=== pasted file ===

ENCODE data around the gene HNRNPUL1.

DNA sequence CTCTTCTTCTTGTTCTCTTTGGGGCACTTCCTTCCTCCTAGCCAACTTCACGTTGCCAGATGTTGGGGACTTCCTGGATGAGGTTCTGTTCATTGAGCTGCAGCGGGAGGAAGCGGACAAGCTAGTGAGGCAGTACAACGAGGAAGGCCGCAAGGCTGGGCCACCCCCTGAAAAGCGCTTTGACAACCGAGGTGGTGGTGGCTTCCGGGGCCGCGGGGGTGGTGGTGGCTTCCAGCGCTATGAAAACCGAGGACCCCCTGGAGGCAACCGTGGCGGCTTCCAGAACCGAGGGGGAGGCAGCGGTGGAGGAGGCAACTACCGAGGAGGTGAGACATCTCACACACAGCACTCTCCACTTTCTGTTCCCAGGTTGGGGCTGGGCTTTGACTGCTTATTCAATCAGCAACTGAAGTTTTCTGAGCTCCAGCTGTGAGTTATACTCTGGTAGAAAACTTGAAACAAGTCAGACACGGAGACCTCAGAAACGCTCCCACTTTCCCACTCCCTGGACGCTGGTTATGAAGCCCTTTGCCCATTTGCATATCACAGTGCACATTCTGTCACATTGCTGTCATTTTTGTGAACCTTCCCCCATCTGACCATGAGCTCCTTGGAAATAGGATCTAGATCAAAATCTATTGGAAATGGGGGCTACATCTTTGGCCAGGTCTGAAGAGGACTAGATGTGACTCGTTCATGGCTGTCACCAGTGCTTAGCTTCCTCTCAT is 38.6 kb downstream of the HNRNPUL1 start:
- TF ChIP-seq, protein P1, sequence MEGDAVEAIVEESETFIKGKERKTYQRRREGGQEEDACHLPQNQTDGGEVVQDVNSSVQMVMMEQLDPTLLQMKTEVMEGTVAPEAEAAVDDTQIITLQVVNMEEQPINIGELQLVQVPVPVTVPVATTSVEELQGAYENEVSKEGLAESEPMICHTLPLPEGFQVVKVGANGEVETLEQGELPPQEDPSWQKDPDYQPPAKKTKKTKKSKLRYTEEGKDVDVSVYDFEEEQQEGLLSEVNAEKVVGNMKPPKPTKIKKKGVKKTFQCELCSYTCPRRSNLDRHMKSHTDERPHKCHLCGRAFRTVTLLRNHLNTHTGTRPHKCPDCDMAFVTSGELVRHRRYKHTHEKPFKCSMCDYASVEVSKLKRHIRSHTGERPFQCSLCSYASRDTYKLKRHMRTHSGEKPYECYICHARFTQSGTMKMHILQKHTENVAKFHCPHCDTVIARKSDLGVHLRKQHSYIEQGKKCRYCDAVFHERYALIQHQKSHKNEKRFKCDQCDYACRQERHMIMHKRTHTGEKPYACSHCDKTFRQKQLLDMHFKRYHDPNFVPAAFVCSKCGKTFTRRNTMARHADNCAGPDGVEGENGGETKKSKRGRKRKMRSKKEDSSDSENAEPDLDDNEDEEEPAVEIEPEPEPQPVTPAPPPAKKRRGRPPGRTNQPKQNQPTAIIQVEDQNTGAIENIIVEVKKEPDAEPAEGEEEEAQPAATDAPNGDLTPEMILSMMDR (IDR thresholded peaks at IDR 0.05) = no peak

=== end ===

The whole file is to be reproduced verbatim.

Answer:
ENCODE data around the gene HNRNPUL1.

DNA sequence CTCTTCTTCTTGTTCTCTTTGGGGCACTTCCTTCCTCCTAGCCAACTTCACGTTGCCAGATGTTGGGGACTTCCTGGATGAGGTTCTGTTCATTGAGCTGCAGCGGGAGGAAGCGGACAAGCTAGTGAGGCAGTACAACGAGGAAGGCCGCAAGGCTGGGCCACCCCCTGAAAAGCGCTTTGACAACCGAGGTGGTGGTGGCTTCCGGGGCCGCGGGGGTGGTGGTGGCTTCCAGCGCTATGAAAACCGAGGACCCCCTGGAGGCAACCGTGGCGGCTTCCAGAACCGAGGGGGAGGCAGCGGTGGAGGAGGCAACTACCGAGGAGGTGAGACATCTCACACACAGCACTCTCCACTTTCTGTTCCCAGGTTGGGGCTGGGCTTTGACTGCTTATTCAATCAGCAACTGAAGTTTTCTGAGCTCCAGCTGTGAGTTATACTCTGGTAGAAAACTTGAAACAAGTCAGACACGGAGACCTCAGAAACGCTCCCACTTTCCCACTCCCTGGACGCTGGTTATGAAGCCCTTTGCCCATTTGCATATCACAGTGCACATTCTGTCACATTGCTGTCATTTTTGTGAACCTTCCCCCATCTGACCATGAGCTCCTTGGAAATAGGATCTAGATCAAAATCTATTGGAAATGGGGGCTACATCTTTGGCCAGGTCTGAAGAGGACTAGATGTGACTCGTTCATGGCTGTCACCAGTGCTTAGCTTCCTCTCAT is 38.6 kb downstream of the HNRNPUL1 start:
- TF ChIP-seq, protein P1, sequence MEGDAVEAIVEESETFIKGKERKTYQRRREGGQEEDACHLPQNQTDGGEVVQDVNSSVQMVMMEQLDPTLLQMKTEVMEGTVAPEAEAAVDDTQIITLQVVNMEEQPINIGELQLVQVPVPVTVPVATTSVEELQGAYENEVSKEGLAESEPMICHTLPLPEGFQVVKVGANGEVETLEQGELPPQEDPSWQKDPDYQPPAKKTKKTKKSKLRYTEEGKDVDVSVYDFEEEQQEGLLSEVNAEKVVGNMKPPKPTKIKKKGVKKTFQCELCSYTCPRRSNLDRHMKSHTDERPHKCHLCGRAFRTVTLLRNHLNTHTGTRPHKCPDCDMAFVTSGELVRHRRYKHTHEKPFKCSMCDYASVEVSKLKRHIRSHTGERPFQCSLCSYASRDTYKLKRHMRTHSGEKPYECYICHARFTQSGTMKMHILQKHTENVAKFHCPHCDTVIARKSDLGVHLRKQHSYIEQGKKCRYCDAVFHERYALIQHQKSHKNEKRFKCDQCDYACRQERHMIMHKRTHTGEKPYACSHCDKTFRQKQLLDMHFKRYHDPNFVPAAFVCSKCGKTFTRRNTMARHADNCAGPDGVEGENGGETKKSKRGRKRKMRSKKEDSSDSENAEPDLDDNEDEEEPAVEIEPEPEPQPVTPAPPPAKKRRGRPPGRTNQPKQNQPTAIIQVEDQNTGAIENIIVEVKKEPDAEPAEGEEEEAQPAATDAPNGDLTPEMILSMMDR (IDR thresholded peaks at IDR 0.05) = no peak